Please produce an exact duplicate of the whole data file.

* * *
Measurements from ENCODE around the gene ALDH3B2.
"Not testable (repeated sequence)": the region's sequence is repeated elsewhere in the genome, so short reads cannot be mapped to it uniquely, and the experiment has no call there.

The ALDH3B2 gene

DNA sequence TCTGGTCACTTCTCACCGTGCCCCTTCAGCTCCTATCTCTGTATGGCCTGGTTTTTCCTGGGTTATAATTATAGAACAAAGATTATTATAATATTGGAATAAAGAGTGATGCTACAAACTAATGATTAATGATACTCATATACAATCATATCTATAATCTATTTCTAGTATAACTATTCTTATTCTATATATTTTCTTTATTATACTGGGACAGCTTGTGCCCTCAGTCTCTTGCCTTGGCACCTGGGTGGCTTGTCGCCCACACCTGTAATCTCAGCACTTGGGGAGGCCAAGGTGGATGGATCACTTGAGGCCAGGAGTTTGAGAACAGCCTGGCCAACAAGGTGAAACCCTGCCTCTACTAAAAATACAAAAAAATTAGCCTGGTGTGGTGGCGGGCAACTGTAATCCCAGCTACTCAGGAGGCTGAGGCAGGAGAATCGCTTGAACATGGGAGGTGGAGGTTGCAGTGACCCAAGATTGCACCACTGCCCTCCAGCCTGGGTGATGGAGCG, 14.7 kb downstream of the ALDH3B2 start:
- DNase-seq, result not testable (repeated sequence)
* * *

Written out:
Measurements from ENCODE around the gene ALDH3B2.
"Not testable (repeated sequence)": the region's sequence is repeated elsewhere in the genome, so short reads cannot be mapped to it uniquely, and the experiment has no call there.

The ALDH3B2 gene

DNA sequence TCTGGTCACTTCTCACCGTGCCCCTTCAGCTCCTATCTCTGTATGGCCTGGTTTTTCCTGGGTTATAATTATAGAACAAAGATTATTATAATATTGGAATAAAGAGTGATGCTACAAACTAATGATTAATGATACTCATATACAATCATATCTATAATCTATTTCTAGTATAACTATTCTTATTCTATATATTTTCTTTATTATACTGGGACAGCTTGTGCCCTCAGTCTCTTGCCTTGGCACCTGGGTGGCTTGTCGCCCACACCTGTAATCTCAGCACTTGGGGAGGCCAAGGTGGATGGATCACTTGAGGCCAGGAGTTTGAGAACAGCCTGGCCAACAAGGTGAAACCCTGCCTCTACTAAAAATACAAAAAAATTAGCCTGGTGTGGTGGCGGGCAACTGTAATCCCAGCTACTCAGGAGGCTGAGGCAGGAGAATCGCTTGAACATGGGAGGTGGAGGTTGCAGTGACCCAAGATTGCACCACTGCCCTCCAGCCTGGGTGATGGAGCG, 14.7 kb downstream of the ALDH3B2 start:
- DNase-seq, result not testable (repeated sequence)